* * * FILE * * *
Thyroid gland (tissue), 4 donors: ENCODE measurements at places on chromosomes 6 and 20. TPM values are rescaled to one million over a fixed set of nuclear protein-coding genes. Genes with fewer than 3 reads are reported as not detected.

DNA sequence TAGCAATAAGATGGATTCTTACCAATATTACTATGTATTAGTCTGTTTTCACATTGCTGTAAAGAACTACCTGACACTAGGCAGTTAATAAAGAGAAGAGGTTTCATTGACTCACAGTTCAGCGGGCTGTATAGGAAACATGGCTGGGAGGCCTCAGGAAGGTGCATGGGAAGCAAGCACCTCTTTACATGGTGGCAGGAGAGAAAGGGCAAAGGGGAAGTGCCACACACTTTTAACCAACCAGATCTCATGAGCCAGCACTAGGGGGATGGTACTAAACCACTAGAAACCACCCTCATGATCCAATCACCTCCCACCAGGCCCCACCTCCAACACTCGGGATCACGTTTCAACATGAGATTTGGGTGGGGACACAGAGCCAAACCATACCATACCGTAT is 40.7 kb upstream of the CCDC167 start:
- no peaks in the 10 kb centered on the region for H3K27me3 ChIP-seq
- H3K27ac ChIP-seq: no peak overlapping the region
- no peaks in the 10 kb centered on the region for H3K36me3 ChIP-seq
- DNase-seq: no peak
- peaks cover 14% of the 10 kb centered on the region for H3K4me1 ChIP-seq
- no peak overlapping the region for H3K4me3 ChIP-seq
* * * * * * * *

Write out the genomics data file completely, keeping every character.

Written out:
Thyroid gland (tissue), 4 donors: ENCODE measurements at places on chromosomes 6 and 20. TPM values are rescaled to one million over a fixed set of nuclear protein-coding genes. Genes with fewer than 3 reads are reported as not detected.

DNA sequence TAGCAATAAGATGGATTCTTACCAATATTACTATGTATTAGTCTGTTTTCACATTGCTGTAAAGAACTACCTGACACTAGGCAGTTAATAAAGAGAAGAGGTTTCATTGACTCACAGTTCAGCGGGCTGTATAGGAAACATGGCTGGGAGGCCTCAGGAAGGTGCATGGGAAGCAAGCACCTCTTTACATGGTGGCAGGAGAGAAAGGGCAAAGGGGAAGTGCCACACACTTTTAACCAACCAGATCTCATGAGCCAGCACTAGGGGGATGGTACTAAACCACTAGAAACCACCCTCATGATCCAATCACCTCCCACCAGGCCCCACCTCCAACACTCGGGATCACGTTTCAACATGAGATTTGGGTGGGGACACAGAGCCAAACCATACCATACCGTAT is 40.7 kb upstream of the CCDC167 start:
- no peaks in the 10 kb centered on the region for H3K27me3 ChIP-seq
- H3K27ac ChIP-seq: no peak overlapping the region
- no peaks in the 10 kb centered on the region for H3K36me3 ChIP-seq
- DNase-seq: no peak
- peaks cover 14% of the 10 kb centered on the region for H3K4me1 ChIP-seq
- no peak overlapping the region for H3K4me3 ChIP-seq